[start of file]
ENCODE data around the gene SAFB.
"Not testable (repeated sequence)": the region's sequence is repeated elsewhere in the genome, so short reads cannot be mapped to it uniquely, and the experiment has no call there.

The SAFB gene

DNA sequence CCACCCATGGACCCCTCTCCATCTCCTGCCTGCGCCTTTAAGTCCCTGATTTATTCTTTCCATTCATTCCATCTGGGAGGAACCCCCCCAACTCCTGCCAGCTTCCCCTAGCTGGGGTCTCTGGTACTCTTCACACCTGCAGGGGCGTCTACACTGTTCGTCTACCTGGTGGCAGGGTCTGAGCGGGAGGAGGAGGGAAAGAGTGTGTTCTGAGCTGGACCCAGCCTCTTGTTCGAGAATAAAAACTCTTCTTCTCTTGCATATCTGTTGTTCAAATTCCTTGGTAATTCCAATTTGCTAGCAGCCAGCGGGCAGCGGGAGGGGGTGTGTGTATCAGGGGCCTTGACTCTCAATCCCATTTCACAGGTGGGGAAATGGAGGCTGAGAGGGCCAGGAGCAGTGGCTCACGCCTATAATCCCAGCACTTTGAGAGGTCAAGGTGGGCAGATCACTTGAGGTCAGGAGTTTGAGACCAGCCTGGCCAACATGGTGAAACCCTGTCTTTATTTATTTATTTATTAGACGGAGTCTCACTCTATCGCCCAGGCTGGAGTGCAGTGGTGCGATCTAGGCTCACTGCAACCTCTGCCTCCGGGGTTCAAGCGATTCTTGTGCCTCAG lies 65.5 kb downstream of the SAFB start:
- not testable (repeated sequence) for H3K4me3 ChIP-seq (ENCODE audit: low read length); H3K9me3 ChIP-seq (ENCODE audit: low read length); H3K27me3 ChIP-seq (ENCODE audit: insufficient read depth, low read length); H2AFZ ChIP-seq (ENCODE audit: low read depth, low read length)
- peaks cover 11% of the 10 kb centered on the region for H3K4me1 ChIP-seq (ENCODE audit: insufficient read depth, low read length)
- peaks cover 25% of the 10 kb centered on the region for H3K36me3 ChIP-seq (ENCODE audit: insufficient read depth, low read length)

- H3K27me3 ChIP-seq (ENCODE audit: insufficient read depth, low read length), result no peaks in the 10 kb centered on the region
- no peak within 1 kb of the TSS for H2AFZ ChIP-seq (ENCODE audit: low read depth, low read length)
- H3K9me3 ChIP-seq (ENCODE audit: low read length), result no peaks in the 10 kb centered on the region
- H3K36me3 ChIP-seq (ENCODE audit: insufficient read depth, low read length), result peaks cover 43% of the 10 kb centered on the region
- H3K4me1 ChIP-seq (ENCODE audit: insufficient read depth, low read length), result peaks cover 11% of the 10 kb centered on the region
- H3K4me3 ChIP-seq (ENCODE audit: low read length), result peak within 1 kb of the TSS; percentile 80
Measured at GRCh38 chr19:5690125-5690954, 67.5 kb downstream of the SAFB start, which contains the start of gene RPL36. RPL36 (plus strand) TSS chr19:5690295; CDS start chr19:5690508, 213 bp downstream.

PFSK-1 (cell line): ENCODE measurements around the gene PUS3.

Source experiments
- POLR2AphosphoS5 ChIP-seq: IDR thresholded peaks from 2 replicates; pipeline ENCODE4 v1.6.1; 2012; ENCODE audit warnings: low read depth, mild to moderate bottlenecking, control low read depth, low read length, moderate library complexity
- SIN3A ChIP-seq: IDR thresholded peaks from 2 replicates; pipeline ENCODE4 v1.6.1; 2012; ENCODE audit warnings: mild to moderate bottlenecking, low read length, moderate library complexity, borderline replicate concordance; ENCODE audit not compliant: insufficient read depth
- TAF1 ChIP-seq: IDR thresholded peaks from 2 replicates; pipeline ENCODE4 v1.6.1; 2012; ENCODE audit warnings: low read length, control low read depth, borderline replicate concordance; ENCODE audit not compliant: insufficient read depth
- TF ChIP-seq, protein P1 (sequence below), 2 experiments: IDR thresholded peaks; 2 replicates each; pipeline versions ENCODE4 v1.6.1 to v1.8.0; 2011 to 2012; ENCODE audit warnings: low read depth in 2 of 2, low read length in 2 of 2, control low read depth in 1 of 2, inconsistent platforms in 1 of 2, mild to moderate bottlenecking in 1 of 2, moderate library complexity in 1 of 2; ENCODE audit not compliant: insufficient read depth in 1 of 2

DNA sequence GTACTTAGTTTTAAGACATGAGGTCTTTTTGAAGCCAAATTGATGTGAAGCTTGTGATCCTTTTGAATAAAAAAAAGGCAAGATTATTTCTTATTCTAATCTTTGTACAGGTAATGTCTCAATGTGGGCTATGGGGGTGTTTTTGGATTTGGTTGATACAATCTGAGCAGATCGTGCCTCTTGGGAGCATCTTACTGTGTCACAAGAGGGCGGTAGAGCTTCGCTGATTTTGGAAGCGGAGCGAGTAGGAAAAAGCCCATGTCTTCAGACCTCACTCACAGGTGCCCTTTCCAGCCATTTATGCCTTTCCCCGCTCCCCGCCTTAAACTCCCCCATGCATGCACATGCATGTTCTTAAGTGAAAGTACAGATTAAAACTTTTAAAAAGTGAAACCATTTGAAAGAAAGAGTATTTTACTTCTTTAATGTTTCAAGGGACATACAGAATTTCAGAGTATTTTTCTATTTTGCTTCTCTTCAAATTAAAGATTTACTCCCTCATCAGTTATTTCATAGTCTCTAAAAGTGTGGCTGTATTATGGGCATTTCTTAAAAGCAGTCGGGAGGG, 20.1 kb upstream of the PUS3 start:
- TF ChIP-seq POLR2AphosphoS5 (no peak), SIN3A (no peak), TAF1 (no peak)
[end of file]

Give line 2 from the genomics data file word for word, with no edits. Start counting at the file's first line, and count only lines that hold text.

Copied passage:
"Not testable (repeated sequence)": the region's sequence is repeated elsewhere in the genome, so short reads cannot be mapped to it uniquely, and the experiment has no call there.